The most commonly used monetary aggregates or types of money are conventionally designated M1, M2 and M3. M1 includes only the most liquid financial instruments, and M3 relatively illiquid instruments. The precise definition of M1, M2 etc. Another measure of money, M0, is also used; unlike the other measures, it does not represent actual purchasing power by firms and households in the economy.

    It is measured as currency plus deposits of banks and other institutions at the central bank. M0 is also the only money that can satisfy the reserve requirements of commercial banks. Legal tender , or narrow money M0 is the cash money created by a Central Bank by minting coins and printing banknotes. Currently, bank money is created as electronic money. Contrary to some popular misconceptions, banks do not act simply as intermediaries, lending out deposits that savers place with them, and do not depend on central bank money M0 to create new loans and deposits.

    Money is the most liquid asset because it is universally recognised and accepted as the common currency. In this way, money gives consumers the freedom to trade goods and services easily without having to barter. Liquid financial instruments are easily tradable and have low transaction costs. There should be no or minimal spread between the prices to buy and sell the instrument being used as money. Many items have been used as commodity money such as naturally scarce precious metals , conch shells , barley , beads etc.

    Commodity money value comes from the commodity out of which it is made. The commodity itself constitutes the money, and the money is the commodity. These items were sometimes used in a metric of perceived value in conjunction to one another, in various commodity valuation or price system economies. Use of commodity money is similar to barter, but a commodity money provides a simple and automatic unit of account for the commodity which is being used as money.

    Although some gold coins such as the Krugerrand are considered legal tender , there is no record of their face value on either side of the coin. The rationale for this is that emphasis is laid on their direct link to the prevailing value of their fine gold content. In , the British economist William Stanley Jevons described the money used at the time as " representative money ". Representative money is money that consists of token coins , paper money or other physical tokens such as certificates, that can be reliably exchanged for a fixed quantity of a commodity such as gold or silver.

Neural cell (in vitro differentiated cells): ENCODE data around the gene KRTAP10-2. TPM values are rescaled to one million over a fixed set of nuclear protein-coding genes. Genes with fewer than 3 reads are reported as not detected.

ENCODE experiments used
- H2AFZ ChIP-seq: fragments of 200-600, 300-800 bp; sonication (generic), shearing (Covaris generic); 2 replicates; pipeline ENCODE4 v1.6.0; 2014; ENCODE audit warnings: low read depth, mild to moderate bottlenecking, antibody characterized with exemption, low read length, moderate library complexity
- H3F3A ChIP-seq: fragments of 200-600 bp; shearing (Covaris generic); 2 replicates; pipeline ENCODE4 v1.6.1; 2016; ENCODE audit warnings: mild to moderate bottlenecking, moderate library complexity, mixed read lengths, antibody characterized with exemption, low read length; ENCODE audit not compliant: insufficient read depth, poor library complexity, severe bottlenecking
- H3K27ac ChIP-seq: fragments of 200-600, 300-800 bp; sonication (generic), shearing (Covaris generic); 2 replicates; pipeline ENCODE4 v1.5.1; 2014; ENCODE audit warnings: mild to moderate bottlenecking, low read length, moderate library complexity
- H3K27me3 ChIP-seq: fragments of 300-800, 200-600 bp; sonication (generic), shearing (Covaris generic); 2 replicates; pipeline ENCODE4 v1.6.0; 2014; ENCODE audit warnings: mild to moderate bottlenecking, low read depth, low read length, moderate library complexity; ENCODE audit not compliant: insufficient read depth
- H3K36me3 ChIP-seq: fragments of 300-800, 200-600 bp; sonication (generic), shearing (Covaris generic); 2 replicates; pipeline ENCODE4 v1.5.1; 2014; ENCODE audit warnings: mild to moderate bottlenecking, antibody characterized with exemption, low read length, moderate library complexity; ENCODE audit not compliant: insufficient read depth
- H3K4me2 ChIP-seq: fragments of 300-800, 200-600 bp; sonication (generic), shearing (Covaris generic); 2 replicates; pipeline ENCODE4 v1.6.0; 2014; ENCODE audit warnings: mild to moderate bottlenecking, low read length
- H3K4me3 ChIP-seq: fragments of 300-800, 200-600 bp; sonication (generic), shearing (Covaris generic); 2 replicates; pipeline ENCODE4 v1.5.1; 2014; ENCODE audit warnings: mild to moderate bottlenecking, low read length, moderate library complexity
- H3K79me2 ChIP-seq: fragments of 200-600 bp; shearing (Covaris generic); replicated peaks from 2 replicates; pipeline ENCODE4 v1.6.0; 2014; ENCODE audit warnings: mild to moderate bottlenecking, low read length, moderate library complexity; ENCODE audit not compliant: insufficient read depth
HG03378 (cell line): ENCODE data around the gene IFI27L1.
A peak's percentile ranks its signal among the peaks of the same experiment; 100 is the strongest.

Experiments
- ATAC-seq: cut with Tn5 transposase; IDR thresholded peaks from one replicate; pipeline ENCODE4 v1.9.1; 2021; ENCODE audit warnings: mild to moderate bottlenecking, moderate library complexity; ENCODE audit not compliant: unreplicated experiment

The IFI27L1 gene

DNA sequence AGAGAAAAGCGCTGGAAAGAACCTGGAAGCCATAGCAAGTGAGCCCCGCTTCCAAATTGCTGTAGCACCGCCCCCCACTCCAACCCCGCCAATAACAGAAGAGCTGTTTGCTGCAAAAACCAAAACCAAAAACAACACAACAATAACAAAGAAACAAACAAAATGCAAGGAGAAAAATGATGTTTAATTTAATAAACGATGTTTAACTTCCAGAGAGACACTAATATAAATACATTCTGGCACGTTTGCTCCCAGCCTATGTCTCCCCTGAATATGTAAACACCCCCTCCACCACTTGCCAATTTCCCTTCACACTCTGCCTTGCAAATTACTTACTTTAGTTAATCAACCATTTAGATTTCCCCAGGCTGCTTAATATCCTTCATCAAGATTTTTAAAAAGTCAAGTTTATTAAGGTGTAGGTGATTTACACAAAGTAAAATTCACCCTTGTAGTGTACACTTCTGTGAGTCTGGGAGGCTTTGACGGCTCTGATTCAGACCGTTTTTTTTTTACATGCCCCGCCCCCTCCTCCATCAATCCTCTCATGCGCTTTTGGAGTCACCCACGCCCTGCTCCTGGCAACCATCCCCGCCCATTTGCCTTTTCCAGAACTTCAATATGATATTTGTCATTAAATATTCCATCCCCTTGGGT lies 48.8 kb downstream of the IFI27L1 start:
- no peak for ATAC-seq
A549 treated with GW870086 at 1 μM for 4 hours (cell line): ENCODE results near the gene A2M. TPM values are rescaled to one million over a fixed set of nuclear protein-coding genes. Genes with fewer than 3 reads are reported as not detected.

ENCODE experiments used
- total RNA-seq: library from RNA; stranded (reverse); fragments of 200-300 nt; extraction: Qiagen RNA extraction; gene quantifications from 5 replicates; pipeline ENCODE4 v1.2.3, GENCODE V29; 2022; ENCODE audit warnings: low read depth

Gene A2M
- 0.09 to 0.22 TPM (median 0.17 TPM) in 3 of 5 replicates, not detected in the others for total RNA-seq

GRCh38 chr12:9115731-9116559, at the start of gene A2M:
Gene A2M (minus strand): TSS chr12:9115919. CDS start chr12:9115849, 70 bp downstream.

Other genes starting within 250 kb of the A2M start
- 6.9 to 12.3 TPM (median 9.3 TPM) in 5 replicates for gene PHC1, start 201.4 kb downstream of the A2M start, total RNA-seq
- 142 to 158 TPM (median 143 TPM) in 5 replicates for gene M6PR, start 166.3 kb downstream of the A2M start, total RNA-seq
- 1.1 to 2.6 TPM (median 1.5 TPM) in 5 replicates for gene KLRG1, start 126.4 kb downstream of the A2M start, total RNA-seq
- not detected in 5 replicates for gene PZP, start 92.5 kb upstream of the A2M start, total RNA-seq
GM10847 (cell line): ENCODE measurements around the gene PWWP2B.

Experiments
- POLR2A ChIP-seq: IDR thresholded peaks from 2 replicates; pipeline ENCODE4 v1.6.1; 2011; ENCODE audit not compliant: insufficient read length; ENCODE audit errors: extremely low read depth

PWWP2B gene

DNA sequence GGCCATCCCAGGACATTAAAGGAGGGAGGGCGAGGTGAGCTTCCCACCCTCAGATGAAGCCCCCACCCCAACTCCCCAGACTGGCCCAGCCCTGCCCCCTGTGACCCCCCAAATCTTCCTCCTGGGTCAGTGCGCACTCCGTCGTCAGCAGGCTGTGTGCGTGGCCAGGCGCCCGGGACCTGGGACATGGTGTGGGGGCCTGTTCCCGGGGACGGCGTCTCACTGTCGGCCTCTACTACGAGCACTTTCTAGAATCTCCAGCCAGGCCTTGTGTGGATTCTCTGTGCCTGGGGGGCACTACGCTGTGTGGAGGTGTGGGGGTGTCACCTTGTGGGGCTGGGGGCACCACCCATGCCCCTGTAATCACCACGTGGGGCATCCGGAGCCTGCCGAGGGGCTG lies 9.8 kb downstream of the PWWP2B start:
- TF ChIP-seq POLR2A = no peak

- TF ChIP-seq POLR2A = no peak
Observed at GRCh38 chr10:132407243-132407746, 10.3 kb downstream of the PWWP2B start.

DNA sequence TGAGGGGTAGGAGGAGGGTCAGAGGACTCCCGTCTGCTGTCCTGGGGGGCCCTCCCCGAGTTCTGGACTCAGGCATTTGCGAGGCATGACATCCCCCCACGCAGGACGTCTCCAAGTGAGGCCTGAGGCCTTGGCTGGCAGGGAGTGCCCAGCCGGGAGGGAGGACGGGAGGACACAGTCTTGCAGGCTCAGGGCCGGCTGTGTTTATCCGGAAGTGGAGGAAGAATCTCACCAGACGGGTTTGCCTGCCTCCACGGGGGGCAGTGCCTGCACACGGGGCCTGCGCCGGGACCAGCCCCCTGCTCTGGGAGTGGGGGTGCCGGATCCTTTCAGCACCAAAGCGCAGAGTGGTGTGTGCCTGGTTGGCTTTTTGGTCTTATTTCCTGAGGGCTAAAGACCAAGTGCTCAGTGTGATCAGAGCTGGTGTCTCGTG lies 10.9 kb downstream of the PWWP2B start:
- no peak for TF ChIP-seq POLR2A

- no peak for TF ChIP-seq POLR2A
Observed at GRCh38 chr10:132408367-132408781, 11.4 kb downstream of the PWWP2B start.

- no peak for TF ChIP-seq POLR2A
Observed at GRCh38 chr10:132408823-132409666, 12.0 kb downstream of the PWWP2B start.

The value of representative money stands in direct and fixed relation to the commodity that backs it, while not itself being composed of that commodity. Fiat money or fiat currency is money whose value is not derived from any intrinsic value or guarantee that it can be converted into a valuable commodity such as gold. Instead, it has value only by government order fiat. Usually, the government declares the fiat currency typically notes and coins from a central bank, such as the Federal Reserve System in the U.

    Some bullion coins such as the Australian Gold Nugget and American Eagle are legal tender, however, they trade based on the market price of the metal content as a commodity , rather than their legal tender face value which is usually only a small fraction of their bullion value.

    Fiat money, if physically represented in the form of currency paper or coins can be accidentally damaged or destroyed. However, fiat money has an advantage over representative or commodity money, in that the same laws that created the money can also define rules for its replacement in case of damage or destruction. For example, the U. These factors led to the shift of the store of value being the metal itself: at first silver, then both silver and gold, and at one point there was bronze as well.

    Now we have copper coins and other non-precious metals as coins.

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    Metals were mined, weighed, and stamped into coins. This was to assure the individual taking the coin that he was getting a certain known weight of precious metal. Coins could be counterfeited, but they also created a new unit of account , which helped lead to banking. Archimedes' principle provided the next link: coins could now be easily tested for their fine weight of metal, and thus the value of a coin could be determined, even if it had been shaved, debased or otherwise tampered with see Numismatics.

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    In most major economies using coinage, copper, silver and gold formed three tiers of coins. Gold coins were used for large purchases, payment of the military and backing of state activities. Silver coins were used for midsized transactions, and as a unit of account for taxes, dues, contracts and fealty, while copper coins represented the coinage of common transaction. This system had been used in ancient India since the time of the Mahajanapadas. In Europe, this system worked through the medieval period because there was virtually no new gold, silver or copper introduced through mining or conquest.

    In premodern China , the need for credit and for circulating a medium that was less of a burden than exchanging thousands of copper coins led to the introduction of paper money , commonly known today as "banknote"s.